nuba has also launched an all round card with 25 months interest free on purchases and balance transfers – the transfer fee is 2.39% but again there’s an option to get your hands on a £20 Amazon gift card if you switch at least £1000 within 60 days of opening your nuba card account.

Mark Elliott from MBNA said: “With nuba, what you see is what you get. nuba is a no-fuss brand. Simple products with competitive rates and attractive benefits. nuba allows us to use the strength and experience of MBNA to do some exciting new things.”

For more details

Your credit score is the three digit number that helps everyone from mortgage companies to mobile phone providers decide how trustworthy you are when it comes to paying them back the money you owe them.

A survey of 1100 people by MyCreditMonitor ( found that 42.5% of those questioned expected their credit score to have some impact on their financial decisions in the coming year.

However, while this seems to demonstrate a general awareness of how important credit scores might be, the survey also finds that others seem to contradict this what with an astonishing 6 out of 10 people admitting to not knowing what their credit score was.

Moreover, 40% of those consumers who use credit wouldn’t check their credit score before applying for a credit card, loan or other type of borrowing. This is despite the process being quick and easy to do online.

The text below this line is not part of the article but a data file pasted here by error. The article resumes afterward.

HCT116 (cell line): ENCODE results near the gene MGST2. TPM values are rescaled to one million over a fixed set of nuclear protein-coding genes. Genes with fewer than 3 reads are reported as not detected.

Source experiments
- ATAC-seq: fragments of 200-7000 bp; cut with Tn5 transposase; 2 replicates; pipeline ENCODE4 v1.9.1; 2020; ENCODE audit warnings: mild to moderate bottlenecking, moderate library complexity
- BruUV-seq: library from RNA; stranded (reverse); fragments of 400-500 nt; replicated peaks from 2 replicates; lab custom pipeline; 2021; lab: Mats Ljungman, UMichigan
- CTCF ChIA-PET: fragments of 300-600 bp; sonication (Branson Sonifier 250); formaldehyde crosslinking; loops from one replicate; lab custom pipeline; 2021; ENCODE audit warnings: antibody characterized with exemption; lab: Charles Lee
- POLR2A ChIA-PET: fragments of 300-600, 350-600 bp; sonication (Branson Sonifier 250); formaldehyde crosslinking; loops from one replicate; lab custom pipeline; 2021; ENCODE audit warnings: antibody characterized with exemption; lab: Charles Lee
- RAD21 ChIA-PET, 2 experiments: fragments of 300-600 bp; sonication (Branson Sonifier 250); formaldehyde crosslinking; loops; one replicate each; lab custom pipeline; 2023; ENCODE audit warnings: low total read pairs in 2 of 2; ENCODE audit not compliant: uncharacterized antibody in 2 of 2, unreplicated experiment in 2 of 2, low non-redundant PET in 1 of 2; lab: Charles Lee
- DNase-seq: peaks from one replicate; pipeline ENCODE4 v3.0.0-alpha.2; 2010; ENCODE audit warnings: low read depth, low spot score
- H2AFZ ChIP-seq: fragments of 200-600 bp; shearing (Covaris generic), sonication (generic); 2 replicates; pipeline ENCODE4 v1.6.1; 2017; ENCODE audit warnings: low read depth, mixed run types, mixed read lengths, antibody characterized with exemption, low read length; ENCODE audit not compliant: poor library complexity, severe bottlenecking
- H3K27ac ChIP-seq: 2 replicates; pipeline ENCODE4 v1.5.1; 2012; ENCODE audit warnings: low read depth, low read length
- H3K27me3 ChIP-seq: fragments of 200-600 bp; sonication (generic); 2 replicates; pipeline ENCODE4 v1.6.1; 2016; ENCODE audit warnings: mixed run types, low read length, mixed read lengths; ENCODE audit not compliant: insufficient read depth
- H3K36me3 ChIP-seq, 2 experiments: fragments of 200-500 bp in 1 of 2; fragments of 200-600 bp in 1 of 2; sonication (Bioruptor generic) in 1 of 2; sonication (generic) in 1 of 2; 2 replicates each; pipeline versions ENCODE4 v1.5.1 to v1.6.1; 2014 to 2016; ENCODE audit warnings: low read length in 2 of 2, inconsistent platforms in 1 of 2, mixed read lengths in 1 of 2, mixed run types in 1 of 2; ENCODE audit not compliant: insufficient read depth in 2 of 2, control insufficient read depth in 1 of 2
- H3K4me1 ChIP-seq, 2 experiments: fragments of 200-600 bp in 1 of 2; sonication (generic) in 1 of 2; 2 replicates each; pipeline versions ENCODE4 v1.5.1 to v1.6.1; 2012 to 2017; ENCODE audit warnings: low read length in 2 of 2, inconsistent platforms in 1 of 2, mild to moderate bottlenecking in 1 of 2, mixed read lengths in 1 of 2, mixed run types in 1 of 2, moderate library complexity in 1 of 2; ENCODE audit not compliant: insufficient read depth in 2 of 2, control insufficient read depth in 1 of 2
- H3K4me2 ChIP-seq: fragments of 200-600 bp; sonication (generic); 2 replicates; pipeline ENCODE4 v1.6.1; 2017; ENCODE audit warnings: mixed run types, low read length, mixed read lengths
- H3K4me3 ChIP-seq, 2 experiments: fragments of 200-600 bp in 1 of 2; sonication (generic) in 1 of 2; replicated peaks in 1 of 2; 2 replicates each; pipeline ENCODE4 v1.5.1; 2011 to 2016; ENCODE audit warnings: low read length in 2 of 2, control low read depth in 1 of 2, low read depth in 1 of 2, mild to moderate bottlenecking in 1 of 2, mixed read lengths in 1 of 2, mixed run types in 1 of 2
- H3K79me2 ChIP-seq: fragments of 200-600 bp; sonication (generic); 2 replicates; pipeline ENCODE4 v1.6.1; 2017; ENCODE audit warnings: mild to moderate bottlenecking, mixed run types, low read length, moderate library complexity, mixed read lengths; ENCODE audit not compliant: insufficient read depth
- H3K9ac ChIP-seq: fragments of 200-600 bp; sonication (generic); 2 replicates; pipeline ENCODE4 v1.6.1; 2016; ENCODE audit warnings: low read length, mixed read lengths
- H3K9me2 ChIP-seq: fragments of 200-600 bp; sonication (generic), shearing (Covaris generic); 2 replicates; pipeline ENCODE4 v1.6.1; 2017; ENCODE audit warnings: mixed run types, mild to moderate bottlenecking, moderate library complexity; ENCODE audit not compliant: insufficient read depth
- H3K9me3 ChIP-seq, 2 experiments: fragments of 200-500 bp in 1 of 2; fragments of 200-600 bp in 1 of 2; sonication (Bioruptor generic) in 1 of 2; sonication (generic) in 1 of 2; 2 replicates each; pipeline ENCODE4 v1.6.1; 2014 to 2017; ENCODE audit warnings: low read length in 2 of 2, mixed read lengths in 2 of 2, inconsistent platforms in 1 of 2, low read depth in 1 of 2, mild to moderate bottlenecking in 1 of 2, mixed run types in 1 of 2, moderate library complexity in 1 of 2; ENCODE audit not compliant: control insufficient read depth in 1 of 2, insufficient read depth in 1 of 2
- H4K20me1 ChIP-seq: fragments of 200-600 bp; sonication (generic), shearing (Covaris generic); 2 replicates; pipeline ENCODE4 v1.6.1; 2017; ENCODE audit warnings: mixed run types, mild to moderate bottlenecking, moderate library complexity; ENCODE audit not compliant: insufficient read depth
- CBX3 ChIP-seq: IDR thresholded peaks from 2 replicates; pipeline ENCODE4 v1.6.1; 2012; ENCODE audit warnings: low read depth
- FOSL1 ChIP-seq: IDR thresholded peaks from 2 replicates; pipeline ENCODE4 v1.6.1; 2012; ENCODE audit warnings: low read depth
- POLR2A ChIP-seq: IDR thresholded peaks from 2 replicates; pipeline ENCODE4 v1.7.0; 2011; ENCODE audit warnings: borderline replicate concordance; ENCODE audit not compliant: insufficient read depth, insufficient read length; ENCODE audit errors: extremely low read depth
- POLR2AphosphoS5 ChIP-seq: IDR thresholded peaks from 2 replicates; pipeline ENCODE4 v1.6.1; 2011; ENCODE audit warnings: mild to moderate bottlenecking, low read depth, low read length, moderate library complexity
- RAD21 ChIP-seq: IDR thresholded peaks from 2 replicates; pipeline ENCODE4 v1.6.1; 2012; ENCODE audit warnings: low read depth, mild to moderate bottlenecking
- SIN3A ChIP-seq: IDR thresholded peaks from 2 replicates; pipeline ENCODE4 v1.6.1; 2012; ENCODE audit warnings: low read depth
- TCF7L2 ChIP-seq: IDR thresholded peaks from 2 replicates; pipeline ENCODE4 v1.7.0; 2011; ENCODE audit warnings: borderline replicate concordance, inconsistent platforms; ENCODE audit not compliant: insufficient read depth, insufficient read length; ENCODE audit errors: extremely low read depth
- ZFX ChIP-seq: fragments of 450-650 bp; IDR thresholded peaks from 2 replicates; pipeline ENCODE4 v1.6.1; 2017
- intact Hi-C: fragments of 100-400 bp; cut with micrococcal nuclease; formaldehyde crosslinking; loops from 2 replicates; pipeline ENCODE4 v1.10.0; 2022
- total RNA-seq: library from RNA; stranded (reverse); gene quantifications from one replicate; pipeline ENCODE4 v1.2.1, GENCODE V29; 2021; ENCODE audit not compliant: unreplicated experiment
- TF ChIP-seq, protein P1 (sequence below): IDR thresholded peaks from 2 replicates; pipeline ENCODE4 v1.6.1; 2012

These figures from the survey suggest that while consumers seem to know that their credit score is important, most of them don’t actually know what their credit score is!

MyCreditMonitor wants to get rid of this contradiction, urging consumers to become savvier when it comes to keeping their credit activity in good shape.

Jenny Walker of MyCreditMonitor, said, “Credit scores are nothing new and we all have one. It seems that a large percentage of consumers are aware of how significant their credit score is, and the impact it could have on the important decisions they make. Yet the majority of people don’t actually know what their credit score is. Worse still, it seems many of us are still applying for credit without even checking our credit score to find out what chance we have of being accepted, or if we’re in a position to get a better deal than the one we were applying for.”